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What is a hiatal hernia?

Dr. Gary W. Falk, MD
Gastroenterologist

A hiatal hernia is a common condition that may cause reflux (backflow) of gastric acid from the stomach into the esophagus. By itself, a hiatal hernia rarely causes symptoms -- though some pain, discomfort and nausea can be attributed to the reflux of gastric acid, air or bile. Reflux occurs more easily when there is a hiatal hernia.

Reducing the backflow of stomach contents into the esophagus (gastroesophageal reflux) relieves symptoms in most cases. Medications that neutralize stomach acidity or decrease acid production may be prescribed. If these measures fail to control the symptoms, or if complications arise, surgical repair of the hernia may be necessary.

A hiatal hernia is the result of part of the upper stomach pushing through the diaphragm, the large muscle that separates the abdomen organs from the chest. The esophagus runs through an opening in the diaphragm called the hiatus. Sometimes the hiatus is larger than normal or the diaphragm muscle around it is weak. When this happens part of the upper stomach may push through the hiatus or a weak spot in the diaphragm causing symptoms of gastroesophageal reflux (GERD) also known as acid reflux. Symptoms of GERD include, heartburn, belching, nausea bad breath, difficulty swallowing, and dry cough. Medications and diet are often effective ways to manage a hiatal hernia.

Dr. Lawrence S. Friedman, MD
Gastroenterologist

Hiatal hernia is a common condition in which there is an opening, or hiatus, in the diaphragm, the muscle that separates the chest from the abdomen and helps with breathing. This hiatus permits part of the stomach to protrude into the chest. The resulting protrusion changes the angle at which the esophagus joins the stomach, weakening the ligaments that hold these organs in proper alignment and impairing the lower esophageal sphincter's (LES's) ability to prevent reflux. Studies indicate that a hiatal hernia, particularly if large, promotes retention of acid above the hiatus and reflux of acid into the esophagus, causing irritation and pain.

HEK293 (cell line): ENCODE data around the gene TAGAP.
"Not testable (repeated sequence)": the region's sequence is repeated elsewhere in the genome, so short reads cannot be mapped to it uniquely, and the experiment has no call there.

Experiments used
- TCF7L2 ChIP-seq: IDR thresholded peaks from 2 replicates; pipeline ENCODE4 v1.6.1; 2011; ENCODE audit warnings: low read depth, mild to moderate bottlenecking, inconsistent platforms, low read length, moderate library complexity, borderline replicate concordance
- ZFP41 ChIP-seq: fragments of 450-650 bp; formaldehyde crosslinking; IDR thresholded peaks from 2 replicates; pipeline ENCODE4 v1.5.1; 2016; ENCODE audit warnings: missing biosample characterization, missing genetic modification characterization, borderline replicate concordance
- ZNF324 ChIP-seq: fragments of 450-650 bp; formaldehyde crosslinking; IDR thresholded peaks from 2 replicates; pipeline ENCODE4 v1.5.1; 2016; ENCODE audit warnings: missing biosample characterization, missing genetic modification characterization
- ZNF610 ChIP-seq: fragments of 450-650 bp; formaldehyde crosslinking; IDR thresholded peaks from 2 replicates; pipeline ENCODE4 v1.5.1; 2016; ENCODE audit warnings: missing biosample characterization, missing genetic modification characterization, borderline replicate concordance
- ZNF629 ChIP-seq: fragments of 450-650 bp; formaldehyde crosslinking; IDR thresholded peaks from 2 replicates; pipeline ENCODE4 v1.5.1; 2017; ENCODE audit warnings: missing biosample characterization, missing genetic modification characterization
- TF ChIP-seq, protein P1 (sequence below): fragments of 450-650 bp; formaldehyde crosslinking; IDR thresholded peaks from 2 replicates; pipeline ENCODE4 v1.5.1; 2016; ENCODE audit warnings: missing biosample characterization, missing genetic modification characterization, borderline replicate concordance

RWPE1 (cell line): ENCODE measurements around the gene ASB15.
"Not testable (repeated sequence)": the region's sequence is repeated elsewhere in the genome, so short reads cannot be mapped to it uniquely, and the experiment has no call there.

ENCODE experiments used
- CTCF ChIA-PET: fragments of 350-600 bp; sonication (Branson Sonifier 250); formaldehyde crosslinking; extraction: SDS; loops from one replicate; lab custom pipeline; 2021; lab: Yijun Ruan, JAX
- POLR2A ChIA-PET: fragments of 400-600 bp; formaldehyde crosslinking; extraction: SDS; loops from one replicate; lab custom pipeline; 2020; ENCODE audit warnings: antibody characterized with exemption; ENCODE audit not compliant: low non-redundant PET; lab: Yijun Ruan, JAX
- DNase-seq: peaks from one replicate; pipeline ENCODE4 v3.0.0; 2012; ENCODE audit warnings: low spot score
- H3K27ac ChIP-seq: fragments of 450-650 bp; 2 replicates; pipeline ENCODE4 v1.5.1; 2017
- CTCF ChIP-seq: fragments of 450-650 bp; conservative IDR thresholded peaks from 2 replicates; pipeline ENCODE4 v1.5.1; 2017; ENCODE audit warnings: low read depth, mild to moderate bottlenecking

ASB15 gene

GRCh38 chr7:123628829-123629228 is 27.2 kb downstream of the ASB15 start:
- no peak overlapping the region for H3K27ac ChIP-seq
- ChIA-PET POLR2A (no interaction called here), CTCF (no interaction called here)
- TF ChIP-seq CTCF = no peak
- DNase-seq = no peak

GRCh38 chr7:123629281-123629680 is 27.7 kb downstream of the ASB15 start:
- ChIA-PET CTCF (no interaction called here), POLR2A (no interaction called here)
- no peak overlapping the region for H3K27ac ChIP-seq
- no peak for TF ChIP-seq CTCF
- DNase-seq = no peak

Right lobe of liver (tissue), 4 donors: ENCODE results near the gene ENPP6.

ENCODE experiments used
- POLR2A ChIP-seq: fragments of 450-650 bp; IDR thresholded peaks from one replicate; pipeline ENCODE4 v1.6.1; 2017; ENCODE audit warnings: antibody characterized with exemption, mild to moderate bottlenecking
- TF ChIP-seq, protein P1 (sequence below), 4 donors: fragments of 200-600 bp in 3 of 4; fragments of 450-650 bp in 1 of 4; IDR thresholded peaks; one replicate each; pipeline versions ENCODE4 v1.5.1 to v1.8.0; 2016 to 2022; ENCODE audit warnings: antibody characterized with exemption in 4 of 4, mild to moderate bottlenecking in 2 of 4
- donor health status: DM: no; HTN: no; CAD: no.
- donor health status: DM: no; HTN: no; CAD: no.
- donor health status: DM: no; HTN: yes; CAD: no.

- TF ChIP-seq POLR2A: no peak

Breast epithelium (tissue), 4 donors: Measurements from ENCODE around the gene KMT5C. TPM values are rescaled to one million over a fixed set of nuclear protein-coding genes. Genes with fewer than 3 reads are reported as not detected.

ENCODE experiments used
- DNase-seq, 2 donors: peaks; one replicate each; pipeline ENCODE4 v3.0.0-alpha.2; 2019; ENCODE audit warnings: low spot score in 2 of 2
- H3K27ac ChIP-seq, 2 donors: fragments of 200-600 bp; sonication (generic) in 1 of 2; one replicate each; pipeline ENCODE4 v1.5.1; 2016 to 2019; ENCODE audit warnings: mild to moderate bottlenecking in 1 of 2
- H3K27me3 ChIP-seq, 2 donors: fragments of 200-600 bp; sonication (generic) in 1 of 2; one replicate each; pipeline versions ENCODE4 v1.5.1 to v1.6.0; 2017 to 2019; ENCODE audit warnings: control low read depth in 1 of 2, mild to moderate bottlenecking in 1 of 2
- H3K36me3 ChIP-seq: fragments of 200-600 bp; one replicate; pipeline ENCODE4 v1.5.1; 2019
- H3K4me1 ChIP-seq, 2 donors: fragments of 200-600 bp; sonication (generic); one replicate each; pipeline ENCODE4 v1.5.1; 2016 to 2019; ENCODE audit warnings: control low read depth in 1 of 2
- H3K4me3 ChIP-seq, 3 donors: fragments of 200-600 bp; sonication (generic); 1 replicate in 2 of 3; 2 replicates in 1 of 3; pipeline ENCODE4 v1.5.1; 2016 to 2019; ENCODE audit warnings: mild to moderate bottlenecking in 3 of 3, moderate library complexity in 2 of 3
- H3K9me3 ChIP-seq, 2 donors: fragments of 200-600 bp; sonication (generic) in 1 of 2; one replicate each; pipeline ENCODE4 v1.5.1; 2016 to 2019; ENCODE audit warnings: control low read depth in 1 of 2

In a hiatal, or hiatus hernia, a portion of the stomach penetrates (herniates) through a weakness or tear in the hiatus of the diaphragm, the small opening that allows the esophagus to pass from the neck and chest to its connection with the stomach. Often there are no symptoms, and the condition may not cause any problems. The patient may not be aware he or she has a hiatal hernia.

Hiatal hernia is when the hole in your diaphragm is too big, which allows the stomach's juices to slosh into your esophagus.

A hiatal hernia is a natural opening that allows the esophagus to enter the abdomen as it descends from the chest. Hernias occur when abdominal contents such as the stomach push through this opening by compressing against or squeezing alongside the lower esophagus.

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Important: This content reflects information from various individuals and organizations and may offer alternative or opposing points of view. It should not be used for medical advice, diagnosis or treatment. As always, you should consult with your healthcare provider about your specific health needs.